After the grapes are collected they are sprinkled with an earthen clay like material,
covered and let standing for few days until the grapes have ripened for the juicing to start. The juicing consists of stepping over them bare-footed. Young men would wash their feet and get into the troughs and started tramping on the grapes until the
grapes are completely juiced. The juice flowing from the trough is collected in a container. The remaining pulp would be a good source of nutrition for the animals.

  The grape juice that contains the earthly clayish dirt is placed in a deep container and warmed. The dirt settles down taking with it all non-soluble components in the grape juice leaving a clear supernatant above it that is collected and placed in a container that would have a shorter rim and place it over fire. There were designated ovens for the process. The juice is then heated by burning wood until it is cooked well enough to be syrupy.
The process takes hours. It gives time for the people to sit by the fire, relax, chat while periodically replenishing wood to keep the fire going. Throughout the heating process the grape juice being cooked is constantly scooped with ladle made from gourd and checked to make sure that the juice is heated no longer than needed.

Once it is determined that the grape molasses, Kessabtsis call eroup-is formed it is
transferred to holding container. That transfer is the climax of the process and that would be what all would have been waiting for. Shouting of –prpor, prpor- would break the stillness of the evening or the night inviting all to taste the exquisite, one of a kind tasting foamed grape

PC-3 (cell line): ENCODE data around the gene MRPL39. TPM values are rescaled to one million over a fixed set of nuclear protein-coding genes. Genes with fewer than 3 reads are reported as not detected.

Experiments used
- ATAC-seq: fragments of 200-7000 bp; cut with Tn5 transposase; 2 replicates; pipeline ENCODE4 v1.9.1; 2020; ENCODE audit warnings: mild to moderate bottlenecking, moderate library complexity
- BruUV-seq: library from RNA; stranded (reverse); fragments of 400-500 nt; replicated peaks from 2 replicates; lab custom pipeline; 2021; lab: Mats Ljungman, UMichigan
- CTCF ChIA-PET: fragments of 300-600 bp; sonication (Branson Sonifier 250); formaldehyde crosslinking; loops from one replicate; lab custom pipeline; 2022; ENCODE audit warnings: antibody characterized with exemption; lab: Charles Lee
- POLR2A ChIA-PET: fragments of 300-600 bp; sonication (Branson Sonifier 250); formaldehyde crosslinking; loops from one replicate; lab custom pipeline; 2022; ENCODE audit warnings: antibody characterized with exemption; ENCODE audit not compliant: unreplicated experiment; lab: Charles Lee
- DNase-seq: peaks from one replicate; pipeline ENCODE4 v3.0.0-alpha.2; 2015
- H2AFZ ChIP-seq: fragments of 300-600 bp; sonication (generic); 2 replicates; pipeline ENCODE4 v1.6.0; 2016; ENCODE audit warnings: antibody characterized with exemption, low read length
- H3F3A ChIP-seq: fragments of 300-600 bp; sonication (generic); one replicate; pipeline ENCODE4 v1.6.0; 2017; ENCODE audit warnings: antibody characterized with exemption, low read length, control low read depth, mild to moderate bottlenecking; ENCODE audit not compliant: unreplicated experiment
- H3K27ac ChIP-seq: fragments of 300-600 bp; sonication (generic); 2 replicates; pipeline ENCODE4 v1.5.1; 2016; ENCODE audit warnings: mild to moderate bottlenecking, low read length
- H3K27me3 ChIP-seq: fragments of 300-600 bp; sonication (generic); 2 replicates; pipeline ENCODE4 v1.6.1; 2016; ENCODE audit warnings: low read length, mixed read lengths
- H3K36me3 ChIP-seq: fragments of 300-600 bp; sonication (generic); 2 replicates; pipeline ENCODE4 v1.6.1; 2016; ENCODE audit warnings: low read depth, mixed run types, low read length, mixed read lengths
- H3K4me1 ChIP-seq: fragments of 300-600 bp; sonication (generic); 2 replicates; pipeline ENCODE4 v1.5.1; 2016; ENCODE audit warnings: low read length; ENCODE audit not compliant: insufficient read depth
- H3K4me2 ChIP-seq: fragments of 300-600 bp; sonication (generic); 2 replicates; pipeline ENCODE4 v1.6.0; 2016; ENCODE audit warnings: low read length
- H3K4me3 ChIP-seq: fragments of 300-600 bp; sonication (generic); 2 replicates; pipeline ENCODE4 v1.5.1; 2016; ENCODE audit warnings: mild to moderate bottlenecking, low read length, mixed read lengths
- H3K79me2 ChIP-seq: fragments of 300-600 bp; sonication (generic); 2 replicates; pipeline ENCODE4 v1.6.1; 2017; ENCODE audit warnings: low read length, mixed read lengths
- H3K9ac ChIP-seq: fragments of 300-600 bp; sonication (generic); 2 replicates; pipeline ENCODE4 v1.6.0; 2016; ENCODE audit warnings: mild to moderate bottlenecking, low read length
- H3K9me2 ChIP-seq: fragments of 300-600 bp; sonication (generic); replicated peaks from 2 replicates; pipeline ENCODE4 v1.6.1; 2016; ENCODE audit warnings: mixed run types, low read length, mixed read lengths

molasses, the prpor. In order form foam and  maximize the foaming, the hot molasses is scooped with ladles made of gourd, poured from a distance through a perforated metal plate attached to a wooden handle back into the container creating yellowish foam thick foam that covers the hot grape molasses.
The best way to taste prpor – which means foam - is by scooping it with laurel - gasli – tree leaves. Some would simply snatch a leaf from a gasli tree branch and fold it to taste the prpor. Others, specially the kids, would have been more inventive having shaped different kinds of wooden spoons with the gasli leaves while waiting for the masara to complete and have the prpor to taste.

October 20, 1906, the day Miss Effie Chambers  dated her letter, turns out to be a Saturday. It is the 293rd day of the year that makes it in the later part of the year when the masara would have already commenced or would be commencing soon. The word has much, much changed since then, especially for the Armenians who would experience the Genocide six years later.Amidst all these changes, masara has remained.

To this day Kessabtsis hold masara not so much for preparing stable for a rich source of energy for the winter ahead, as it was done once; nor it   is prepared nowadays for commercialization, as it was done once   with the surplus. Masaras nowadays are done for keeping the tradition and the social bonds going on among the Kessabtsis in and outside Kessab.